ceiling mounted projector and screen gain - AVS Forum | Home Theater Discussions And Reviews
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post #1 of 4 Old 10-12-1999, 01:39 PM - Thread Starter
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I've read that, for a ceiling mounted projector, you probably want to go with a lower gain, around 1.3 to 1.5 or so (unless view angle is less than 15 degrees or something like that). I've also heard that the M2500 works well with ceiling or floor mount although it's got a gain of 2.5 or 2.1.

Or does it come down to personal preference (once you get past the obvious)?

If this has not been covered to death, I appologize for the noise if it has been, can anyone comment.

Too many choices and too much time to find more...


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post #2 of 4 Old 10-12-1999, 02:37 PM
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It's often personal preference.

ISF techs argue that 1.3 to 1.5 gain is better for color accuracy, but unless your screen is very small, or you have a 9 inch CRT projector in a very dark room, you have an 80% or 90% chance of greatly preferring the extra brightness and contrast (despite the slight hotspotting) that a high quality non-sparkly 2.1 to 2.5 gain screen offers, like the Draper M2500. If you just have a 7" or 8" CRT projector and a room with white walls, then an M2500 screen will often stand out as being greatly preferable. Even if you have a dark room and a 9" CRT projector, you may still even prefer the M2500.

If you are going to sit under the projector, your viewing angle is probably 15 degrees or less - which is good enough for a Draper M2500.

The M2500 also allows someone to almost double screen surface area and still get the same brightness per square feet as a 1.0 to 1.3 gain screen.

If you're not sure what you prefer - try out a few screens out (expensive), get some screen samples from the manufacturers (Draper, Stewart).

David Bott, of the home theater pictured at www.avsforum.com , tried out four different screens before settling on the Draper M2500.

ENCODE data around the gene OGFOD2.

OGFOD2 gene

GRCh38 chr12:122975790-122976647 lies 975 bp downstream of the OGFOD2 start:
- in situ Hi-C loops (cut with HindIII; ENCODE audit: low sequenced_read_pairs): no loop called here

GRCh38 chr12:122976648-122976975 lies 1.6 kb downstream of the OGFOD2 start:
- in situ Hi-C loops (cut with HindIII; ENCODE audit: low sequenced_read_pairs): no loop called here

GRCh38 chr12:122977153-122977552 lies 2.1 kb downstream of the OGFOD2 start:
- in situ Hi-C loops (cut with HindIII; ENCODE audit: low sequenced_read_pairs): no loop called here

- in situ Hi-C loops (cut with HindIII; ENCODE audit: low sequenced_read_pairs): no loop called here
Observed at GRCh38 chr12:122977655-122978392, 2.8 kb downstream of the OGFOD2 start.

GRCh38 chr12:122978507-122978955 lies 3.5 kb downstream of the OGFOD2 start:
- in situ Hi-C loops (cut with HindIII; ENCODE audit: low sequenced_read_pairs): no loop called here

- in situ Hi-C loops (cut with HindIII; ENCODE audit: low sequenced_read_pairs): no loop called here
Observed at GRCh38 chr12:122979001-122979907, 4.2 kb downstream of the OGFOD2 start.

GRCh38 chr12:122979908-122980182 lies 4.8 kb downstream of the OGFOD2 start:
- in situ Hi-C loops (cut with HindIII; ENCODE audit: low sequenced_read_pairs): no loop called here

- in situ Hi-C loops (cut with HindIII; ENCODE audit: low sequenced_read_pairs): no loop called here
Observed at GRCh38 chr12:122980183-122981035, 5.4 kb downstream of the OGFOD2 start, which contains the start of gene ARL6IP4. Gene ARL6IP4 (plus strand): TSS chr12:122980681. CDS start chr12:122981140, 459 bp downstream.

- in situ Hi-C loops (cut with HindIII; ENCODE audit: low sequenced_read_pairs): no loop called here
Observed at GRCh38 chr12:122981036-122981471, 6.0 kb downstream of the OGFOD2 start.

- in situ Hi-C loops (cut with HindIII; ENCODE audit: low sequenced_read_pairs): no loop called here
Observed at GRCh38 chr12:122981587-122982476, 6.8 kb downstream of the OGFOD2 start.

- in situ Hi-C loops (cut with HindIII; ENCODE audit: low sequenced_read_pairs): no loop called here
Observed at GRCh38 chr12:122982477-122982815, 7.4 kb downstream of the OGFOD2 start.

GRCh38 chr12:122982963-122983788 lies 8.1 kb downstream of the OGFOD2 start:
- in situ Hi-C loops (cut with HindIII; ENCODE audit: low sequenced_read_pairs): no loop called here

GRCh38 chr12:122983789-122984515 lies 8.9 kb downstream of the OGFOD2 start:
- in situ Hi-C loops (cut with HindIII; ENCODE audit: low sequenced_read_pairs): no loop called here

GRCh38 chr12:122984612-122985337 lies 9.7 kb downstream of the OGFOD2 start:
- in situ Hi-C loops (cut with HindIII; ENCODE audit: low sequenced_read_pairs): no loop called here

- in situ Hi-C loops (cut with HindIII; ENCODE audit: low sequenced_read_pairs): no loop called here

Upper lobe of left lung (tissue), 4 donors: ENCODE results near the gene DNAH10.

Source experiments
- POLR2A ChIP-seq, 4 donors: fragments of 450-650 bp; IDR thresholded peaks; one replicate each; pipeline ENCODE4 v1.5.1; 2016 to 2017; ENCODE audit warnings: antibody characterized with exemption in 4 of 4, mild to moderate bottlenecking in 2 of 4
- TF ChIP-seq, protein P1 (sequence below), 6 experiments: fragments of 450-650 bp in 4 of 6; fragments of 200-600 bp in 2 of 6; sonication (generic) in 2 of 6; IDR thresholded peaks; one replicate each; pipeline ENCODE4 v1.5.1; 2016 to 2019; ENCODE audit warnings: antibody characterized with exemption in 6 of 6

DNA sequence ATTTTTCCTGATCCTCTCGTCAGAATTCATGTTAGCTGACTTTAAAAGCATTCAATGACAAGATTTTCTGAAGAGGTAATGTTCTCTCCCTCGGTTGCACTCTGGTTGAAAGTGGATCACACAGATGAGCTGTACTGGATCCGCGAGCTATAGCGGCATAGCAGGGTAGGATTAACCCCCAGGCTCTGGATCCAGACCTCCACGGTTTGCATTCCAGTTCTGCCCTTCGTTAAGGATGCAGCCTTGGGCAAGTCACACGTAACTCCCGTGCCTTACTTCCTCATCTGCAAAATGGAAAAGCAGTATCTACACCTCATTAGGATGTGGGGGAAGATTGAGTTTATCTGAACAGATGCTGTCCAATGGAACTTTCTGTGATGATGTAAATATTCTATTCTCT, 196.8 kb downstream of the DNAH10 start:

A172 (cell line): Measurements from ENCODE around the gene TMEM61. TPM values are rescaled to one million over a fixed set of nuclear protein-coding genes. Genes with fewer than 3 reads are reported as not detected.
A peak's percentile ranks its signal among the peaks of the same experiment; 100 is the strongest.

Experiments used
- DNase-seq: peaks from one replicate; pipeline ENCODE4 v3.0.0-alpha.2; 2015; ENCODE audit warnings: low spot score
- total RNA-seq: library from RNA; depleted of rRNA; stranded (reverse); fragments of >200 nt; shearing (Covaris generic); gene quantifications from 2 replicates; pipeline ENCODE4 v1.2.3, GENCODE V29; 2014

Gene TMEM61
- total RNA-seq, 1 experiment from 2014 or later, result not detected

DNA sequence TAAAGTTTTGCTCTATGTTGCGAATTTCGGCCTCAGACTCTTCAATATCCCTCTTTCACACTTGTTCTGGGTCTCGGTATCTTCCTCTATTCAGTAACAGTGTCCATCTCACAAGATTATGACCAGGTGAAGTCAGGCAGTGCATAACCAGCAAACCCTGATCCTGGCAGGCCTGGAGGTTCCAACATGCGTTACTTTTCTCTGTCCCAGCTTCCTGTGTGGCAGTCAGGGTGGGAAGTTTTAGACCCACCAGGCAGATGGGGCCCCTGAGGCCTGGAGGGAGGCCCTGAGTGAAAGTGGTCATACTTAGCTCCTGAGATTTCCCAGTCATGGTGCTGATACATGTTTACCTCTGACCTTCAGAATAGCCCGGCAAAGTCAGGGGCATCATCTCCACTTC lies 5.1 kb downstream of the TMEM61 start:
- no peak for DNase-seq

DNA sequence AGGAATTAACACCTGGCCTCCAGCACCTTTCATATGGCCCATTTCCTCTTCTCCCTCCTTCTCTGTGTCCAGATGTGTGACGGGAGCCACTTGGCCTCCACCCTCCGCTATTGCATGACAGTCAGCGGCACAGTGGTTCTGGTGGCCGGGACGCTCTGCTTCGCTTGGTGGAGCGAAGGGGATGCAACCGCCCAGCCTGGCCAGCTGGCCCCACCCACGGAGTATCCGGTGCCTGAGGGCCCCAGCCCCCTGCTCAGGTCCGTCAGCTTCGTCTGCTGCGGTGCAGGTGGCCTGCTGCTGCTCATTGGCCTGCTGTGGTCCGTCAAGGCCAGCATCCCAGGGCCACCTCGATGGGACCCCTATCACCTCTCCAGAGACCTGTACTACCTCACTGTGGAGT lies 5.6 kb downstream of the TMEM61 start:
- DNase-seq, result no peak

Mark Rejhon

[This message has been edited by Mark Rejhon (edited October 12, 1999).]

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post #3 of 4 Old 10-24-1999, 10:53 PM
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I've got a ceiling mounted projector and a Draper M2500, and it works great. In my room with white walls the real advantage of the Draper is that it rejects ambient light. The unilluminated white walls next to the projector are significantly, brighter than shadows in the M2500 screen, because of the directivity of the screen!

I sometimes watch TV with one sixty watt light on. Couldn't do that with a low gain screen!

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post #4 of 4 Old 10-25-1999, 10:03 AM
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I am in the process of shifting from a "flea Market" screen that was used to size my system to Tab Tensioned $$$ screen. The Draper looks very attractive but in talking to the local setup guys they push Stewart because of the color accuracy. They say that Stewarts White is perfectly white and when they use the Philips Color Analyzer, they only get a single digit shift when measuring directly into the projector or reading a reflected value from the screen. They have recommended staying below 1.8 for gain. So, do any of you have relative readings on the Draper. Is the color shift significant. I realize that it is all relative and even now I have some Red in my whites because of the reflections in the room or poor projector setup by me. Second question is regarding viewing angle. If the couch is 9 feet back from a 7 foot wide screen and people sit up to 3 feet off of the center. Is the viewing angle the arctangent of 3/9 or does the width of the screen figure into it also. Obviously the angle from the person sitting on the left to farthest right point of the screen is almost twice what it is referenced to the centers.



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